When you get hurt on the job, you may have some questions. Here are a few quick answers to some of the most commonly asked questions about workers' compensation.
Getting hurt at work is a major concern; you're meant to be kept safe, and it's your employer's responsibility to make sure you're not put in harm's way due to negligence or unsafe environments. If you are injured on the job, then you're normally going to be entitled to workers' compensation unless you're an independent contractor or fall into an uninsured category.
When you think about all the possible hazards at work, is falling one that makes you concerned for your safety? If you fall, you may have to file workers' compensation and deal with the pain and struggle of the injury. A Jan. 12 report shows that you may be right to be concerned about your safety, but there are more protections coming to back up your right to safety. Falling is one of the main causes of injuries on the job, and because of this, the Occupational Safety and Health Administration is planning to increase the fines for businesses that don't protect employees from fall hazards.
Did you know that you're limited to a certain amount of time after you suffer an injury before your claim will have no standing? A statute of limitations is a rule that restricts how long you have to make a claim for compensation after an injury. For instance, if you're hurt at work, you should file as soon as possible for workers' compensation. If you don't do it immediately, you could be at risk of losing the chance to do so.
A repetitive motion injury is one that is caused by performing the same action over and over again in repetition. For instance, imagine that you run every day for three hours a day. Your knees could suffer from the wear and tear of that same movement for many hours in a row if you're not training properly. The same kind of thing can happen when you work at a job that requires repetitive movements.
If you're an industrial worker who has been exposed to small and confined spaces, you know how important it is to know the oxygen levels as well as how much carbon dioxide is present. If there is too much CO2, you could suffocate, which could result in brain damage or death. If you're working with your attorney to make a claim for a pit hazard in the workplace, it's important to know that the Occupational Safety and Health Administration does recognize the dangers of these areas.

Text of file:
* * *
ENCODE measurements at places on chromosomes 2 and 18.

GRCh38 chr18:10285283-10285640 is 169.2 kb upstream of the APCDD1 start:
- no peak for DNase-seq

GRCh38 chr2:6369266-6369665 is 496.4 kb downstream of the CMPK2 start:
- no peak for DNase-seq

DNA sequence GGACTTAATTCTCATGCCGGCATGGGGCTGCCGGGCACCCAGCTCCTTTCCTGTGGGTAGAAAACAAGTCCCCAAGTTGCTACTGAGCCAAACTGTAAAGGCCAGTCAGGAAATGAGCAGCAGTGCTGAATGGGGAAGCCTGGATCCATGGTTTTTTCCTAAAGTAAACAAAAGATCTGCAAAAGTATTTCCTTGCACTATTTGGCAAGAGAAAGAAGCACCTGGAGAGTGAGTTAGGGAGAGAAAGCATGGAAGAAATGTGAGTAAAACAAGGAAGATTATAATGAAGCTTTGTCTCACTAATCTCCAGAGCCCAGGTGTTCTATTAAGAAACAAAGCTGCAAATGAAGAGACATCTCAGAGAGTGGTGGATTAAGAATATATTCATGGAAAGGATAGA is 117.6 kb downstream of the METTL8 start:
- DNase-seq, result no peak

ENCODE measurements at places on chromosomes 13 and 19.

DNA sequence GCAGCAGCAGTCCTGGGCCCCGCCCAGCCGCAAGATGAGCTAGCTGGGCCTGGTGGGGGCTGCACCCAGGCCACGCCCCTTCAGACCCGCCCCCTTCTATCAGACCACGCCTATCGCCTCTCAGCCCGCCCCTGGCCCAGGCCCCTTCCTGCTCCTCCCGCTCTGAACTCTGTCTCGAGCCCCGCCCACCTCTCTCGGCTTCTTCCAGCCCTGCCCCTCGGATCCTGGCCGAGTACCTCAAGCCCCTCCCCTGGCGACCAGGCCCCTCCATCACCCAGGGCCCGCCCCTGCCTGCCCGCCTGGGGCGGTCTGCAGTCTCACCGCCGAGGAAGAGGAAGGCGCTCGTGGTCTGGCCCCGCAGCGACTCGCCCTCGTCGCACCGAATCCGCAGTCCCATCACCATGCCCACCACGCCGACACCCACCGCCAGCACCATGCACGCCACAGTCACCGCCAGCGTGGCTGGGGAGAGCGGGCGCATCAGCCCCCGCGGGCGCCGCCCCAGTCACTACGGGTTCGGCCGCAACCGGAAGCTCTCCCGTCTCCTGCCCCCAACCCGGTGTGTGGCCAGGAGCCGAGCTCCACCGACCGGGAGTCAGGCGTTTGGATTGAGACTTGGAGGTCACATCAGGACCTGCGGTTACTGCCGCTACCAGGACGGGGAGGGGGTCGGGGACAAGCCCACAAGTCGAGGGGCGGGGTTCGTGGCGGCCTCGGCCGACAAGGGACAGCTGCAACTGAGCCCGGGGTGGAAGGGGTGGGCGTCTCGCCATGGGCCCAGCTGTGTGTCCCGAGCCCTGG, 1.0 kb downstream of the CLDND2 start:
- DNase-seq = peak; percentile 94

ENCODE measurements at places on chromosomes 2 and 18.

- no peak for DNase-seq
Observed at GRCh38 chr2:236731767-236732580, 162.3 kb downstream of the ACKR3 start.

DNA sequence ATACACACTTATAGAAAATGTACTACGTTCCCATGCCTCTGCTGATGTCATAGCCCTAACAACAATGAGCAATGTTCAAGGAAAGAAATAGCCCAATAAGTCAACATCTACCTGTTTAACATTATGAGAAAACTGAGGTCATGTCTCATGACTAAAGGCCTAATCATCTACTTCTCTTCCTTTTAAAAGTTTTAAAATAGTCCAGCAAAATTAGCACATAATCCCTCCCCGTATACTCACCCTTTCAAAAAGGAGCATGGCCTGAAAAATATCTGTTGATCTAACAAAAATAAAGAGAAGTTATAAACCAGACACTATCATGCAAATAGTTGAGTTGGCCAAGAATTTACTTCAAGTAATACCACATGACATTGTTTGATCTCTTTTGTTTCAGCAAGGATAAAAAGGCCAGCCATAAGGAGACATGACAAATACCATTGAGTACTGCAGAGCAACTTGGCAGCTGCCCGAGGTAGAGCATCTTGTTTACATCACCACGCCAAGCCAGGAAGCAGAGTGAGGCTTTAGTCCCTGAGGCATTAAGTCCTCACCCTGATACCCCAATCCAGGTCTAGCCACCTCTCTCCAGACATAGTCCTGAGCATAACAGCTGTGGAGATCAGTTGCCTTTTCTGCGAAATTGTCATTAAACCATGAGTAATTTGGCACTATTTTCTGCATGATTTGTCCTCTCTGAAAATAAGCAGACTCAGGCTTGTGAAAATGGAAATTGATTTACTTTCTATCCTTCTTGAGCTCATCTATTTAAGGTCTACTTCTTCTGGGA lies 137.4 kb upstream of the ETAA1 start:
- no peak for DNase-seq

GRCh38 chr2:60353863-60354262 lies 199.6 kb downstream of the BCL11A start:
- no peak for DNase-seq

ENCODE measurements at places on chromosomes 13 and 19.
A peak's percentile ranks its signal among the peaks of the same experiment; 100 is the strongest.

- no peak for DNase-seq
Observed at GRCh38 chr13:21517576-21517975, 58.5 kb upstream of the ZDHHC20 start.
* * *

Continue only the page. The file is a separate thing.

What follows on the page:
When someone is killed in a workplace accident, the people around the victim must be cared for by death benefits. Without these benefits, it's possible that families and dependents could suffer without the income of the person who was killed, making it harder for them to survive during an already difficult time.
As an employee, you have several rights that you need to know about. For instance, you have a right to a safe workplace, and you also have the right to make a claim for workers' compensation or insurance coverage in the case that you get hurt at work.
After you are in a work accident, getting the compensation you want and need may seem like a daunting task to take on. You could still be recovering; you may not be able to work anymore, and your new disability could be a struggle to live with. One of the things you can do following your accident is to apply for Social Security Disability if you can no longer work or work like you used to. This can be applied for on top of seeking workers' compensation, making it an additional benefit that can help you make up lost wages for now and in the future due to your disability.
No industry is completely safe from injuries, but with the right precautions, you should be relatively safe on the job. However, if something like a puddle or open electrical circuit is overlooked, these kinds of minor issues could become possible threats to your safety. In most workplaces, there are strategies in place to prevent injuries, but negligent coworkers, third parties, or damaged or defective equipment could still cause injuries to you and others while you're at work.